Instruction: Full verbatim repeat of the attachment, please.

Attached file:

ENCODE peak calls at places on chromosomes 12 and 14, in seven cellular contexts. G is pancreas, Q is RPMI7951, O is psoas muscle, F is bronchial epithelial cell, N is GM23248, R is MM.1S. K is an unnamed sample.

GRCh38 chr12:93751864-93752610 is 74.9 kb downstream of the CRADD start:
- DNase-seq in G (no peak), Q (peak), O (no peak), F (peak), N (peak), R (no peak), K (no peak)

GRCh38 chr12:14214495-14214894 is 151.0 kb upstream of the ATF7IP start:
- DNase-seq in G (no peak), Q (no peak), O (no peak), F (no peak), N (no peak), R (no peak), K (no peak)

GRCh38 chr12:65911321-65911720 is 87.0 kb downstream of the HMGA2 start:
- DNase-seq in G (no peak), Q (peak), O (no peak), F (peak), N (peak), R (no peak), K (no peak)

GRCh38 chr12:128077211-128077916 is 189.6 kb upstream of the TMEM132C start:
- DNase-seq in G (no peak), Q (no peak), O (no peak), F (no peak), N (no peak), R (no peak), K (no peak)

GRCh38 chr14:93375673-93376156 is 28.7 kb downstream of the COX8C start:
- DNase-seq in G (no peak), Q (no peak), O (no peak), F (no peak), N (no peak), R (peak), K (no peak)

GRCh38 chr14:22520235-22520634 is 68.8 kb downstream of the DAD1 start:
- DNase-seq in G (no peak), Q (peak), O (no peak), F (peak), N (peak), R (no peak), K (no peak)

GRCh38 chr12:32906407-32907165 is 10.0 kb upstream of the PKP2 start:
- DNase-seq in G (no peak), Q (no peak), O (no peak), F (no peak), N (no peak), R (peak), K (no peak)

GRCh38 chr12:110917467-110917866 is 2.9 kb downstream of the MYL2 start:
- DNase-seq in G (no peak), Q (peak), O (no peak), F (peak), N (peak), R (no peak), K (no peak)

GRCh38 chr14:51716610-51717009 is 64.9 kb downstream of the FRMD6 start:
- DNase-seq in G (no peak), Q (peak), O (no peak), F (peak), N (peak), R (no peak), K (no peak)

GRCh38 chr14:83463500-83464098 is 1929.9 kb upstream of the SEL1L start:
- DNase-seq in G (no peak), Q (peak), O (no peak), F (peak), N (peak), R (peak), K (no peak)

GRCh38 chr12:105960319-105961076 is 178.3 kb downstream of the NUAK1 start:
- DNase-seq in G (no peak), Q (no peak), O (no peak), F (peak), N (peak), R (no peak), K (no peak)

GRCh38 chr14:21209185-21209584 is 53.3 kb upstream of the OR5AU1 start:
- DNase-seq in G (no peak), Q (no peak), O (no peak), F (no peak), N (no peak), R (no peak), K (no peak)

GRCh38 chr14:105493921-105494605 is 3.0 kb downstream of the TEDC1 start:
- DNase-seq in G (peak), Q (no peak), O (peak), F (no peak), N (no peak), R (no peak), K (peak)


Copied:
ENCODE peak calls at places on chromosomes 12 and 14, in seven cellular contexts. G is pancreas, Q is RPMI7951, O is psoas muscle, F is bronchial epithelial cell, N is GM23248, R is MM.1S. K is an unnamed sample.

GRCh38 chr12:93751864-93752610 is 74.9 kb downstream of the CRADD start:
- DNase-seq in G (no peak), Q (peak), O (no peak), F (peak), N (peak), R (no peak), K (no peak)

GRCh38 chr12:14214495-14214894 is 151.0 kb upstream of the ATF7IP start:
- DNase-seq in G (no peak), Q (no peak), O (no peak), F (no peak), N (no peak), R (no peak), K (no peak)

GRCh38 chr12:65911321-65911720 is 87.0 kb downstream of the HMGA2 start:
- DNase-seq in G (no peak), Q (peak), O (no peak), F (peak), N (peak), R (no peak), K (no peak)

GRCh38 chr12:128077211-128077916 is 189.6 kb upstream of the TMEM132C start:
- DNase-seq in G (no peak), Q (no peak), O (no peak), F (no peak), N (no peak), R (no peak), K (no peak)

GRCh38 chr14:93375673-93376156 is 28.7 kb downstream of the COX8C start:
- DNase-seq in G (no peak), Q (no peak), O (no peak), F (no peak), N (no peak), R (peak), K (no peak)

GRCh38 chr14:22520235-22520634 is 68.8 kb downstream of the DAD1 start:
- DNase-seq in G (no peak), Q (peak), O (no peak), F (peak), N (peak), R (no peak), K (no peak)

GRCh38 chr12:32906407-32907165 is 10.0 kb upstream of the PKP2 start:
- DNase-seq in G (no peak), Q (no peak), O (no peak), F (no peak), N (no peak), R (peak), K (no peak)

GRCh38 chr12:110917467-110917866 is 2.9 kb downstream of the MYL2 start:
- DNase-seq in G (no peak), Q (peak), O (no peak), F (peak), N (peak), R (no peak), K (no peak)

GRCh38 chr14:51716610-51717009 is 64.9 kb downstream of the FRMD6 start:
- DNase-seq in G (no peak), Q (peak), O (no peak), F (peak), N (peak), R (no peak), K (no peak)

GRCh38 chr14:83463500-83464098 is 1929.9 kb upstream of the SEL1L start:
- DNase-seq in G (no peak), Q (peak), O (no peak), F (peak), N (peak), R (peak), K (no peak)

GRCh38 chr12:105960319-105961076 is 178.3 kb downstream of the NUAK1 start:
- DNase-seq in G (no peak), Q (no peak), O (no peak), F (peak), N (peak), R (no peak), K (no peak)

GRCh38 chr14:21209185-21209584 is 53.3 kb upstream of the OR5AU1 start:
- DNase-seq in G (no peak), Q (no peak), O (no peak), F (no peak), N (no peak), R (no peak), K (no peak)

GRCh38 chr14:105493921-105494605 is 3.0 kb downstream of the TEDC1 start:
- DNase-seq in G (peak), Q (no peak), O (peak), F (no peak), N (no peak), R (no peak), K (peak)